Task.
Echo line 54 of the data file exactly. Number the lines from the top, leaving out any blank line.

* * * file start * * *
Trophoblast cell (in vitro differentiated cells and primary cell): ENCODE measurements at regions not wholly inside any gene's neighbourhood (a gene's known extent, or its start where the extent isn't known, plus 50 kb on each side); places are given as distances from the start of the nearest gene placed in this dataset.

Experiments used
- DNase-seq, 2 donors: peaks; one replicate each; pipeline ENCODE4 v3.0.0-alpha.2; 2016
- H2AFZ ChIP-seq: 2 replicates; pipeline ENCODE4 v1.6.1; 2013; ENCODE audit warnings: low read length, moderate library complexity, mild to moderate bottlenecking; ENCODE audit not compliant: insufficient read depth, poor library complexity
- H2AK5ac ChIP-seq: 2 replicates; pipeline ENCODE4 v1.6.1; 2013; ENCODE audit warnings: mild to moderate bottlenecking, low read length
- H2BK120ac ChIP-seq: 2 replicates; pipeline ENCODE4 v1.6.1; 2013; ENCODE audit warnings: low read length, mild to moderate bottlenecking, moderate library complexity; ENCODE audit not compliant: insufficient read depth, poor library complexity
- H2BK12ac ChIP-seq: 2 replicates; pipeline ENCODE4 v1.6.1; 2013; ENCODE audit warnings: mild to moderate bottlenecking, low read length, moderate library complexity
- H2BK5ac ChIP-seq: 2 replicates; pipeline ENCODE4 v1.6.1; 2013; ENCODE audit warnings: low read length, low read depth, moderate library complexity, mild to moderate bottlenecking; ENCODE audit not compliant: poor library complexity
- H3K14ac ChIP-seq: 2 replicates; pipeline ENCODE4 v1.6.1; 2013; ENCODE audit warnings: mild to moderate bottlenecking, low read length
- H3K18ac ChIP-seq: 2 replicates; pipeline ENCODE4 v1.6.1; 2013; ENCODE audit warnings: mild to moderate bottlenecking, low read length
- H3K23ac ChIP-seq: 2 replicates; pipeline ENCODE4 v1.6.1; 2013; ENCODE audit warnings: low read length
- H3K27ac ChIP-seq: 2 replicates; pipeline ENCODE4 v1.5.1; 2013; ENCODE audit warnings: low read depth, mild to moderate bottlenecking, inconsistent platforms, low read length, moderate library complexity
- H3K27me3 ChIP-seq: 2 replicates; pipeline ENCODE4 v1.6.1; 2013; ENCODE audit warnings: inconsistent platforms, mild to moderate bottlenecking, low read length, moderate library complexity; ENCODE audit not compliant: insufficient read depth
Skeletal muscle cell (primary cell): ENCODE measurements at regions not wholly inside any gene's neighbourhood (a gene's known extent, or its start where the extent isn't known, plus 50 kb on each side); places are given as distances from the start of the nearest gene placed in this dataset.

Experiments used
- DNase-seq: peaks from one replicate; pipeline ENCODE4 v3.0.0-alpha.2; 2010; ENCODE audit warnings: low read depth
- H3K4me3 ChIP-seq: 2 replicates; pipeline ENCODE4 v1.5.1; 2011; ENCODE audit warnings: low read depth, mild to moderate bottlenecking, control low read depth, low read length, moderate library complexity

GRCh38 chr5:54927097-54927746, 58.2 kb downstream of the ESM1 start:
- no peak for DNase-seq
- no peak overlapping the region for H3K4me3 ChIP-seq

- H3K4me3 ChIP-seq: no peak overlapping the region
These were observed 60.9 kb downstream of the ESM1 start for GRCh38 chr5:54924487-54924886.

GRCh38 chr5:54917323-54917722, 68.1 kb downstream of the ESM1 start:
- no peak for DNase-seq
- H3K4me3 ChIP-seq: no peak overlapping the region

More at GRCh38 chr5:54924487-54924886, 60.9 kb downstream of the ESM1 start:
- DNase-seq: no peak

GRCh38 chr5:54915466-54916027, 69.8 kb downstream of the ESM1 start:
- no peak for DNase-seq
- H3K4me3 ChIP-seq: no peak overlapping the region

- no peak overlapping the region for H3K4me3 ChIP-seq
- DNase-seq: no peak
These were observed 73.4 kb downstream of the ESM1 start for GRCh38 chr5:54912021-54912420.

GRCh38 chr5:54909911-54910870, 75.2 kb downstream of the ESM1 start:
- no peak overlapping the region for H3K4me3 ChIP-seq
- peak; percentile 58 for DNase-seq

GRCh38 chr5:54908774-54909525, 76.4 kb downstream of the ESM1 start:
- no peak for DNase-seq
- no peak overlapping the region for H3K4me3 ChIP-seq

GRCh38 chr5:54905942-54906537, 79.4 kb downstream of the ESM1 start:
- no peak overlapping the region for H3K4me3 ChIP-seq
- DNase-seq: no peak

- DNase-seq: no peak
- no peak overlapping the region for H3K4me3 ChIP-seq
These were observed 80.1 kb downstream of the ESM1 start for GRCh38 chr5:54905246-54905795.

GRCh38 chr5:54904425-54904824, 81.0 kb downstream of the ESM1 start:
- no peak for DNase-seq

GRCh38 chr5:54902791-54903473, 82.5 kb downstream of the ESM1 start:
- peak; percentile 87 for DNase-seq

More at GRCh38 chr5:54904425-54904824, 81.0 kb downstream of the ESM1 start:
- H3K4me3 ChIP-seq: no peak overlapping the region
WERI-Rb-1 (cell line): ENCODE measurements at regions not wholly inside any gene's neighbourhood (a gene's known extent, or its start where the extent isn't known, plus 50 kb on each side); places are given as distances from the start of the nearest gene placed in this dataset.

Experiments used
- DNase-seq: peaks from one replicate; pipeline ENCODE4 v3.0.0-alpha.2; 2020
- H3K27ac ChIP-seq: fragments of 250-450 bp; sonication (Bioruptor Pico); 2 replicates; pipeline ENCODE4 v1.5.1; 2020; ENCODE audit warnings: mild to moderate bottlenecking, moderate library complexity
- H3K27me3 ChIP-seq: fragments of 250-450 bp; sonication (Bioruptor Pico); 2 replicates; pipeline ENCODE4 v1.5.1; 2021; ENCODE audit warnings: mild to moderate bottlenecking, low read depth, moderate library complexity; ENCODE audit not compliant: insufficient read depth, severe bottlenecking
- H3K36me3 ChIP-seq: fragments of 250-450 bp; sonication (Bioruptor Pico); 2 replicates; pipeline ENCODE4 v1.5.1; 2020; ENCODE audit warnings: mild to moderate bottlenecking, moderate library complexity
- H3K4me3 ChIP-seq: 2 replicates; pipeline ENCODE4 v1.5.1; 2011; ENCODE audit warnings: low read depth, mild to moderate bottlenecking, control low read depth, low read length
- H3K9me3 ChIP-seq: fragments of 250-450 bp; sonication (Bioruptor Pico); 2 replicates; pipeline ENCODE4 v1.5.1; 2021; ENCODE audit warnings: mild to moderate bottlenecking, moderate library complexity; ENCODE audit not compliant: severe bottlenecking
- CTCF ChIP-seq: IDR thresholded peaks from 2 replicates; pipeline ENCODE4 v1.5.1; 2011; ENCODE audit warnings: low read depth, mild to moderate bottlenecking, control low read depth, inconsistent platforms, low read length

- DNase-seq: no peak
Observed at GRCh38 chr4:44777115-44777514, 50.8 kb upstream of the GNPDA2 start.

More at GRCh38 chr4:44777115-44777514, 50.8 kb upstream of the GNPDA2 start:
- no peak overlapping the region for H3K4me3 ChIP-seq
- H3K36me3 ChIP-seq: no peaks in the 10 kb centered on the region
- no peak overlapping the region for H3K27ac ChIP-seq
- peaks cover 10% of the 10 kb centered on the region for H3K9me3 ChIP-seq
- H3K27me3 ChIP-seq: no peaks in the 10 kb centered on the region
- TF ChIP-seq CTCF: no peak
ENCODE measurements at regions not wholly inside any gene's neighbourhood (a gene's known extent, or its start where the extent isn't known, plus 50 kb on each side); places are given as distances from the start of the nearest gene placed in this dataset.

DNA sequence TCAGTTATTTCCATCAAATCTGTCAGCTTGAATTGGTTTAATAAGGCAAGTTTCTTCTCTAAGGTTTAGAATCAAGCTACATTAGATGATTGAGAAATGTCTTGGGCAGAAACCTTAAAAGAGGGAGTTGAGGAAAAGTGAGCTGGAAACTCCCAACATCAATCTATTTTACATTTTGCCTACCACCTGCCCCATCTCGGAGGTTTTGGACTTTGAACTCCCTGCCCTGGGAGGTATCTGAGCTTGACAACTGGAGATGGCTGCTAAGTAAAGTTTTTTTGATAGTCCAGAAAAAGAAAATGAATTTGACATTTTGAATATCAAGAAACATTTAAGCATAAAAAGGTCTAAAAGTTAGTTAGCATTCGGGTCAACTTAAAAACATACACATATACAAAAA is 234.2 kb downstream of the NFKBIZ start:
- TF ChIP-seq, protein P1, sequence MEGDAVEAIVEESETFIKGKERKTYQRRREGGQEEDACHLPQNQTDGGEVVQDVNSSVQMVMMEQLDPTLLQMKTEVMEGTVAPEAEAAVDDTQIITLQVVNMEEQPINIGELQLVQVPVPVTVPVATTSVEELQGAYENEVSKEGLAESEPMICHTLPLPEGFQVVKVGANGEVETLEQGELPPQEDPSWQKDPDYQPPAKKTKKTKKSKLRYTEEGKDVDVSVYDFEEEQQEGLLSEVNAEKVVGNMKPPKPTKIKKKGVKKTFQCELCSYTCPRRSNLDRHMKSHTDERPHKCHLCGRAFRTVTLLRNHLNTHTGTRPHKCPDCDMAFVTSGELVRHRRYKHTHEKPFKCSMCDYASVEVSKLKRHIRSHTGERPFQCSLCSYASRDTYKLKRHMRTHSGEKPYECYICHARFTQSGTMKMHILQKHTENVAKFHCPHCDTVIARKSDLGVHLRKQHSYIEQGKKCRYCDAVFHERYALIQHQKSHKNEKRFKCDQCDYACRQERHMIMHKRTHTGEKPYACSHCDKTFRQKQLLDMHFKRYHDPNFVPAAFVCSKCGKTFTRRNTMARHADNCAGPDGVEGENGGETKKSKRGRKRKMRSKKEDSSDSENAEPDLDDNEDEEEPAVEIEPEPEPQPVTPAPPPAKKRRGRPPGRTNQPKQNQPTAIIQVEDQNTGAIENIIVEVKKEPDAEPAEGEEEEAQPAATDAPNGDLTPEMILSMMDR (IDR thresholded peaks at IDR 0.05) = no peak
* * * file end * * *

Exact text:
- DNase-seq: peaks from one replicate; pipeline ENCODE4 v3.0.0-alpha.2; 2020